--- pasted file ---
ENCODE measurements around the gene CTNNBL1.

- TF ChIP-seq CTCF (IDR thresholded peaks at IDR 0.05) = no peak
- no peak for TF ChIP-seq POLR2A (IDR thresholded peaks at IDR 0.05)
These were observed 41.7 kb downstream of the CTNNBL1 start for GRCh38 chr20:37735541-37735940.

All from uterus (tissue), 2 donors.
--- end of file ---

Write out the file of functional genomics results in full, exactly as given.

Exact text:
ENCODE measurements around the gene CTNNBL1.

- TF ChIP-seq CTCF (IDR thresholded peaks at IDR 0.05) = no peak
- no peak for TF ChIP-seq POLR2A (IDR thresholded peaks at IDR 0.05)
These were observed 41.7 kb downstream of the CTNNBL1 start for GRCh38 chr20:37735541-37735940.

All from uterus (tissue), 2 donors.